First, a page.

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« Greenbait | Main | Pluralism - an explanation for greens »
Wednesday
Apr232014

From another age

Sheila Jasanoff is reckoned one of the great thinkers about science and technology and her writings therefore tend to command instant interest. Her latest piece is on societal responses to climate change and can be seen here.

It's hugely disappointing, and not simply because of a rather superficial understanding of the state of climate science:

The causal connection between human activity and the warming of the earth's mean surface temperatures has strengthened from quite tentative to "extremely likely" over a quarter century.

Jasanoff sees cause for optimism on three fronts - our understanding of climate science, our ability to make technological responses to it (although I'm not entirely convinced by her examples)...

Energy-related knowledge and know-how have also grown, from the design of efficient wind turbines and solar panels to projects for modifying the earth's surface to reflect radiant heat back into the atmosphere.

...and finally intensification of local initiatives to respond to climate change. On this latter point she really does come across as something of a dinosaur. Seeing people's reducing faith in government action, she says that people are coalescing around the local - food, energy and, erm, recycling - with a focus on the city rather than the state. Jasanoff sees these tendencies as a challenge to international collaboration:

...large resources have to be mustered to weather big needs, as in New Orleans in 2005 after Hurricane Katrina, Fukushima after the 2011 tsunami, or the Philippines after the 2013 typhoon. What would happen if devastation of such enormity became the order of the day in a world of
isolated, ingrown enclaves, with no one prepared to offer relief to distant communities in dire need? And how much solidarity would the international community muster if populations least culpable in contributing to global warming, and least able to mitigate its effects, suffered the harshest consequences?

Climate change has put in question humanity's capacity to work together on a problem that  strains political will as well as technological ability. Where we will be in a century depends in part on how we read the ethical obligation to confront the planetary future. Will it be seen as a mandate for stewardship and collective responsibility that transcends local particularity-or as an invitation to every place that can mobilize the resources to act for itself on its own steam?

The need for large resources to be mobilised in response to major natural disasters is of course true. What she doesn't explain is why "collective responsibility" - a 1950s idea if ever there was one - is a good approach to dealing with managing causes as well as symptoms.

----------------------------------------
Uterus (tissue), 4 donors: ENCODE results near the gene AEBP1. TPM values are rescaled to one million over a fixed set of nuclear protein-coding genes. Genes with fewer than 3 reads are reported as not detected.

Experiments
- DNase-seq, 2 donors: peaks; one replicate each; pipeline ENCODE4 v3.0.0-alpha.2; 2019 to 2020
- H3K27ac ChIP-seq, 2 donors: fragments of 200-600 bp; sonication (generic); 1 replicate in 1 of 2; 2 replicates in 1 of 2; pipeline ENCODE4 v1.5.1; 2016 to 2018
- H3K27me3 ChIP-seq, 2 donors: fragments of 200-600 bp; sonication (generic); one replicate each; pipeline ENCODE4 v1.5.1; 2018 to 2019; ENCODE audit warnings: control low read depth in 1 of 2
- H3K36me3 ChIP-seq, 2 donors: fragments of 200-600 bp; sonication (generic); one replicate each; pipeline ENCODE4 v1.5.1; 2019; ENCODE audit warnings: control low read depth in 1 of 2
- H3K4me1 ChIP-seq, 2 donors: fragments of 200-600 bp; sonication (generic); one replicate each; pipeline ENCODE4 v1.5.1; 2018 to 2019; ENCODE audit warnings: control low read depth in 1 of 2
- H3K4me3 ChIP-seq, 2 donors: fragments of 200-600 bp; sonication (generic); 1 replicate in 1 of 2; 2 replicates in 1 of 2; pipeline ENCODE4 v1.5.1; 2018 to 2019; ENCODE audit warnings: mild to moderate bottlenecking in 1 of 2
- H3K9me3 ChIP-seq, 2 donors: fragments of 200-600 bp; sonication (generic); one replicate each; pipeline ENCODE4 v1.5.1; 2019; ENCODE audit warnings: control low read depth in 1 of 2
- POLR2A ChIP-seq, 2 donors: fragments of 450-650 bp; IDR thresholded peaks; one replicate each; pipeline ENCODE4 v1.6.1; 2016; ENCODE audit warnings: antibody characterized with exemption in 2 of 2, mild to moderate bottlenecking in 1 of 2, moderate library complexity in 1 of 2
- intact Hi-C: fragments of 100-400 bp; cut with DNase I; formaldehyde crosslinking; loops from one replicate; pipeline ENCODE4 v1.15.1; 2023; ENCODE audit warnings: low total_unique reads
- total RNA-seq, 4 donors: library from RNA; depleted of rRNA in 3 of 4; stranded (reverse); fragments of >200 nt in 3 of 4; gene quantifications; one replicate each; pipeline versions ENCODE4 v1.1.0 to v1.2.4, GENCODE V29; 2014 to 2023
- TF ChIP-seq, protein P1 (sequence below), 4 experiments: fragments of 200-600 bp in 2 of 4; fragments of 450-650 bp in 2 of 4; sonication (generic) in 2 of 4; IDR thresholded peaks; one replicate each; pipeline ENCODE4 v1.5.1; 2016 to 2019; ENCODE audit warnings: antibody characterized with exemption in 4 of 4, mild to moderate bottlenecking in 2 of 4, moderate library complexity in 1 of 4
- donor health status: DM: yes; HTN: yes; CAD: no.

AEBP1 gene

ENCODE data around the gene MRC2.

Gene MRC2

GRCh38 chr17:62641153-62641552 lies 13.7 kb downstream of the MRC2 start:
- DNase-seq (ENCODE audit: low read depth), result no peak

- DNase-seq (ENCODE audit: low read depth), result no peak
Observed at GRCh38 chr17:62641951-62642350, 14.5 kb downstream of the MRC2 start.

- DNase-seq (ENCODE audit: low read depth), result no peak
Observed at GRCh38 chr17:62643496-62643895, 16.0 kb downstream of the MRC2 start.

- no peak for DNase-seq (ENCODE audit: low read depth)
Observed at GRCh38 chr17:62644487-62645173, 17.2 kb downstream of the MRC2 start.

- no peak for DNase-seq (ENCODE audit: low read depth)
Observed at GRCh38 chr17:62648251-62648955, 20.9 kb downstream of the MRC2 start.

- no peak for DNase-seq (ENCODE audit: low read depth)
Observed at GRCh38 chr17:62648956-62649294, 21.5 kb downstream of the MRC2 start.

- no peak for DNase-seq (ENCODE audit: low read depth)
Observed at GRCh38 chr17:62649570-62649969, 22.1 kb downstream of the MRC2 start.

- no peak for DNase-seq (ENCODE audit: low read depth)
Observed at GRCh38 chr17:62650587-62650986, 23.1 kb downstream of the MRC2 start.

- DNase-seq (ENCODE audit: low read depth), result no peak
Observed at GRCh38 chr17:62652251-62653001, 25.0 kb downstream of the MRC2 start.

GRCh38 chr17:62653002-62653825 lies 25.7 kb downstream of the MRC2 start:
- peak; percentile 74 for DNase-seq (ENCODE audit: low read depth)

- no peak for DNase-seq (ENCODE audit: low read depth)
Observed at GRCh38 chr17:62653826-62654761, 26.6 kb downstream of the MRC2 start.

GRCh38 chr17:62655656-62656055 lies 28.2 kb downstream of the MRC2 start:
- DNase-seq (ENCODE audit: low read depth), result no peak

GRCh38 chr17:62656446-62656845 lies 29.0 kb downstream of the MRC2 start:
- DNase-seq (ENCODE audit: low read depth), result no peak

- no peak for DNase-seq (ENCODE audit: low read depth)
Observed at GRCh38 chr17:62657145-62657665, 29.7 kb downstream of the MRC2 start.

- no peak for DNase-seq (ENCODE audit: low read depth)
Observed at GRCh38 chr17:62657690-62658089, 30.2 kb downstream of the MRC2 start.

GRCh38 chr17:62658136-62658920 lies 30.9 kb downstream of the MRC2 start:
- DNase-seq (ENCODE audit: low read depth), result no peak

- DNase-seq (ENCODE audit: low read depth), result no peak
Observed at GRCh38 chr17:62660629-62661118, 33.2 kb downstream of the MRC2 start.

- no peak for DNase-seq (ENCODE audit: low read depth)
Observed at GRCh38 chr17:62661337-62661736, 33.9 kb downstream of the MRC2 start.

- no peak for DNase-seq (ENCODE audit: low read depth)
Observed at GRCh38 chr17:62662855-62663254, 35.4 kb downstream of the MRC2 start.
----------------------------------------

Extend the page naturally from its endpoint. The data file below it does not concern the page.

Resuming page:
It's almost as if "collective responsibility" is an end in itself.

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Reader Comments (47)

Jassanof is just too parochial for words. She is also a slave to the belief in technological redemption: "...efficient wind turbines and solar panels to projects for modifying the earth's surface to reflect radiant heat back into the atmosphere." [Sheesh!!] I bet she's never more than a finger away from her iPhone and Twitter feed.

If she took her head from her backside she'd see that much of the solution is as basic as providing cheap and available power - NOT windmills or PV - to countries where it is common for cooking and heating still to be done on dung fires in unventilated buildings.

Apr 23, 2014 at 9:27 AM | Registered CommenterHarry Passfield

Basically she has swallowed without question anything the IPCC has throw out , and so the claims of 'increased certainty' despite the fact that reality increasingly conflicts with its claims .

Apr 23, 2014 at 9:36 AM | Unregistered CommenterKnR

paging Mr. Sokal !

Yet another incurious social scientist on a bloated sinecure spouting regurgitated "received wisdom" twaddle ?

Apr 23, 2014 at 9:40 AM | Registered Commentertomo

Unfortunately, as anyone with a bit of "Energy-related knowledge and know-how" would understand, it's not the efficiency of wind turbines and solar panels that matters most - it is energy density, intermittency and lack of fuel storage that really count and make them useless technologies in a modern society.

Apr 23, 2014 at 9:49 AM | Registered CommenterPhillip Bratby

Comes across as a dilettante and thereby shreds any reputation she may have had. Get this;

Slowly and silently, humankind's growing productive force over the last three hundred years - more people, more mobility, more agriculture, more industrial development - has spewed into the earth's atmosphere a collection of gasses that trap heat and have converted the planet into a giant greenhouse.

Apr 23, 2014 at 10:02 AM | Unregistered Commenterssat